In the age of the internet, we have access to a vast quantity of information beyond our dreams even twenty years ago. Most of the time, I use this power to look at LOLCats and Buzzfeed articles like "11 Signs You Might be Dating a Pirate."
But as a Christian who feels the weight of caring for the people Jesus called "the least of these," I feel a responsibility to be educated about the plight of the billions of people who live on less than $2 per day around the world (and here in the US, as recently evidenced by the cuts to food stamp programs).
Caring for the poor directly in our neighborhoods is essential to the mission of the local church, and universally, it is the Church’s responsibility to care for the poor in every corner of the planet.
As Congress makes a final attempt this fall to act on comprehensive immigration reform, the debate is focusing on “securing” our borders and offering a path to citizenship to the 11 million residents here without proper documentation. These politicized arguments, however, don’t see the forest for the trees.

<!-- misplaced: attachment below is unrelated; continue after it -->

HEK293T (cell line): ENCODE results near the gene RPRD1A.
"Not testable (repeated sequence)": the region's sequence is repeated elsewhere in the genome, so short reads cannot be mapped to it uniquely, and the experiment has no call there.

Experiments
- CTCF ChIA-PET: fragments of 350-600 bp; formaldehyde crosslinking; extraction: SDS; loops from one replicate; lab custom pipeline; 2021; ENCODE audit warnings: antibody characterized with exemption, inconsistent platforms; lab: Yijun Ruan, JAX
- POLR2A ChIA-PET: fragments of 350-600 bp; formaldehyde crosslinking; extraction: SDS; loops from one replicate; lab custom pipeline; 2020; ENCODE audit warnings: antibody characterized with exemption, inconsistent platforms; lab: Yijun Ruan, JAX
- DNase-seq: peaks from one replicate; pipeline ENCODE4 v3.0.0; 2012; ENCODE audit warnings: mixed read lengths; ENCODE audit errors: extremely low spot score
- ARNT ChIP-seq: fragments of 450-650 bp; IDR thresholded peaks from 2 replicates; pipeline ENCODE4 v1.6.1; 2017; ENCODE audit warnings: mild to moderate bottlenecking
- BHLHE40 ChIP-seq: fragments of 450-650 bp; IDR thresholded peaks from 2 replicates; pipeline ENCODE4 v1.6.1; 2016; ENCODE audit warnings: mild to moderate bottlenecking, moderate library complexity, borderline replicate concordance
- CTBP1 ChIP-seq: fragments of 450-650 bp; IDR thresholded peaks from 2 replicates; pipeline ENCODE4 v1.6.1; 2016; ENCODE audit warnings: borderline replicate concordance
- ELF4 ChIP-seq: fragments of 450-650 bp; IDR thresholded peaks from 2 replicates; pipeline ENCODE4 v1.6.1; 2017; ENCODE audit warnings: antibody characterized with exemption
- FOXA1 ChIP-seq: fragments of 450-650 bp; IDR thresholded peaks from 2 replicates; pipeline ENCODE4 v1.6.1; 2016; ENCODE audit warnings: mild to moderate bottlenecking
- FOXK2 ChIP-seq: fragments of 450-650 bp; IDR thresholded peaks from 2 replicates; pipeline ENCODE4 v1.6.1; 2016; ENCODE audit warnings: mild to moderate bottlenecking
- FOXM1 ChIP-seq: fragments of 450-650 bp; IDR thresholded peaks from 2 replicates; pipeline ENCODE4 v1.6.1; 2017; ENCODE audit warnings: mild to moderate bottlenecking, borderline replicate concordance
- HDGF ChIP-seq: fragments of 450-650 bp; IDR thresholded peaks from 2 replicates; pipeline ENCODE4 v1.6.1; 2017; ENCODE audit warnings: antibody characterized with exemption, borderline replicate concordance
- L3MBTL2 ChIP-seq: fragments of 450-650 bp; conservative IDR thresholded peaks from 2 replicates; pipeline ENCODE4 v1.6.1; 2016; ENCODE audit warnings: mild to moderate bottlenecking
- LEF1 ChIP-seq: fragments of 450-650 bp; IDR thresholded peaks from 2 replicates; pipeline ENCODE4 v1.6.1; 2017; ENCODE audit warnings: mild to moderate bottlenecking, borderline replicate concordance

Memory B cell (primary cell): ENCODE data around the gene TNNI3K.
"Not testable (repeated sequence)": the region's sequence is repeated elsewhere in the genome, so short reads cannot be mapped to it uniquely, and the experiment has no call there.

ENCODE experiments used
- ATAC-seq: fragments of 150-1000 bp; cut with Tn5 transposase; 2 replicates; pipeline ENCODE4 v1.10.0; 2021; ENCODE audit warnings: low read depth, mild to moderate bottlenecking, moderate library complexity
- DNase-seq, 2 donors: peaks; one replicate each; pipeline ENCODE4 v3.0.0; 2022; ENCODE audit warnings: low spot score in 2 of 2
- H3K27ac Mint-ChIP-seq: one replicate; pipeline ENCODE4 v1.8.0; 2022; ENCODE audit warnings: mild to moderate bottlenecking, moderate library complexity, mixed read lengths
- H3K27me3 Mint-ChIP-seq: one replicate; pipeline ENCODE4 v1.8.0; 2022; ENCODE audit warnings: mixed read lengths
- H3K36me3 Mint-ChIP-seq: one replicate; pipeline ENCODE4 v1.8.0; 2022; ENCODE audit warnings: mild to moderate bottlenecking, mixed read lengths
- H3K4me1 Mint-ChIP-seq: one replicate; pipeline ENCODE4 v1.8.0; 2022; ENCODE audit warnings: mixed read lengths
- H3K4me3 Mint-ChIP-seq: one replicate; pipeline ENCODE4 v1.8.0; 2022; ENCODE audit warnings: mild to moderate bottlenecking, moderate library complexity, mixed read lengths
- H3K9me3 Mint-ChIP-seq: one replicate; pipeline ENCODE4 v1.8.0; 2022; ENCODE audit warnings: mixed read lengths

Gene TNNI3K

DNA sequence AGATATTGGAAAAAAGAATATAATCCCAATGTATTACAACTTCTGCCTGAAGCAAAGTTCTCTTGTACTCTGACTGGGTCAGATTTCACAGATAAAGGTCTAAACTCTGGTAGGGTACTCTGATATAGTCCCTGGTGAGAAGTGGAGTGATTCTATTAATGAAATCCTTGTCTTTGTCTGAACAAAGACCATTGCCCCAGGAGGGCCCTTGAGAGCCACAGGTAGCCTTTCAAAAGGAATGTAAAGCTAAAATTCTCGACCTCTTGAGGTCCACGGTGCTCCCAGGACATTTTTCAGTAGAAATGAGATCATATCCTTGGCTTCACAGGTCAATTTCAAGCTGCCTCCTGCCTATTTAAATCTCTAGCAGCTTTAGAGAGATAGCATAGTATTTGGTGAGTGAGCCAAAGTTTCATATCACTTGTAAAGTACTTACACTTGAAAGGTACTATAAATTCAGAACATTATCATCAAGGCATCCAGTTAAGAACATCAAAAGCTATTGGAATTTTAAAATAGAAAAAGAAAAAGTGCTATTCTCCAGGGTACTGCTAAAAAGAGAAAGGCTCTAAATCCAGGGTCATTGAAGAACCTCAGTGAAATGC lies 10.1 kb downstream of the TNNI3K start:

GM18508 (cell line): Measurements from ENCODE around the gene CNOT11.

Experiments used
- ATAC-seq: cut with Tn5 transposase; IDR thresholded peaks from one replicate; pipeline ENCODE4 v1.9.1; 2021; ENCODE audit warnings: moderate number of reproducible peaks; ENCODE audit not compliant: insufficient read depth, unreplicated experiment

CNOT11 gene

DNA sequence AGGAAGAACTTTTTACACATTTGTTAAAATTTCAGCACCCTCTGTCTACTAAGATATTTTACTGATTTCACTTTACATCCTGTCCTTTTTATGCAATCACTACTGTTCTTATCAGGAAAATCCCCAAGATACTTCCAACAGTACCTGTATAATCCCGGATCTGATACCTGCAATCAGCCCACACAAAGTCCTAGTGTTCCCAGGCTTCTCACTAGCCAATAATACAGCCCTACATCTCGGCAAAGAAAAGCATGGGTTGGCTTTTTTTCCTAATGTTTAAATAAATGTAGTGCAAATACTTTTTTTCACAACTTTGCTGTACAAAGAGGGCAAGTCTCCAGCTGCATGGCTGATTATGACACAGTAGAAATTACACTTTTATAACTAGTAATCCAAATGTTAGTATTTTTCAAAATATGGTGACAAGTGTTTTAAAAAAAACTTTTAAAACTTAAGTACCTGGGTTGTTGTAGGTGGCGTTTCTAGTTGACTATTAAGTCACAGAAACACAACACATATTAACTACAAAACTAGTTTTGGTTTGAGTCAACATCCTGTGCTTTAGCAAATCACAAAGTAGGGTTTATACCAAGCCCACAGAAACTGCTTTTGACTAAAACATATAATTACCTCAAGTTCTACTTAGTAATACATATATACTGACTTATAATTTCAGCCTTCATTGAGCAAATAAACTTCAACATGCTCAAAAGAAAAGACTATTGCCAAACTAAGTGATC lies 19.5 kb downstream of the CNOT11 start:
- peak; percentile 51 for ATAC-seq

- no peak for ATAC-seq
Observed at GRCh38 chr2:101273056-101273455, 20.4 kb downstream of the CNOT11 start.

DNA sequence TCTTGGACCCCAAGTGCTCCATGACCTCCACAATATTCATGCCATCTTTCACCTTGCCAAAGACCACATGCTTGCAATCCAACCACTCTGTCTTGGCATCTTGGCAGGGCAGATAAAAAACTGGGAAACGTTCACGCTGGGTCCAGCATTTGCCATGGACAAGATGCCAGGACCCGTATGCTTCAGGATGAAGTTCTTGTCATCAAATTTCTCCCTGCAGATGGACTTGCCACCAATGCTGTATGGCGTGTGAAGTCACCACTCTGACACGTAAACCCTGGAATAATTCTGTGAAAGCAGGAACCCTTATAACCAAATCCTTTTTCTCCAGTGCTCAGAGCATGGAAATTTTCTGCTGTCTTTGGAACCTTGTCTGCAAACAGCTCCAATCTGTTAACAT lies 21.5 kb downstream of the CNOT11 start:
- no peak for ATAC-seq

We’re not viewing the broader impact that immigration has had on American society, especially since the last major immigration reform of the 1960s. In particular, we’re missing the way immigration is transforming the religious life of North America.
We commonly view immigration as introducing large numbers of non-Christian religions into U.S. society. True, because of immigration in the last half century, America has become the most religiously diverse country in the world, with thousands of mosques and temples dotting our religious landscape.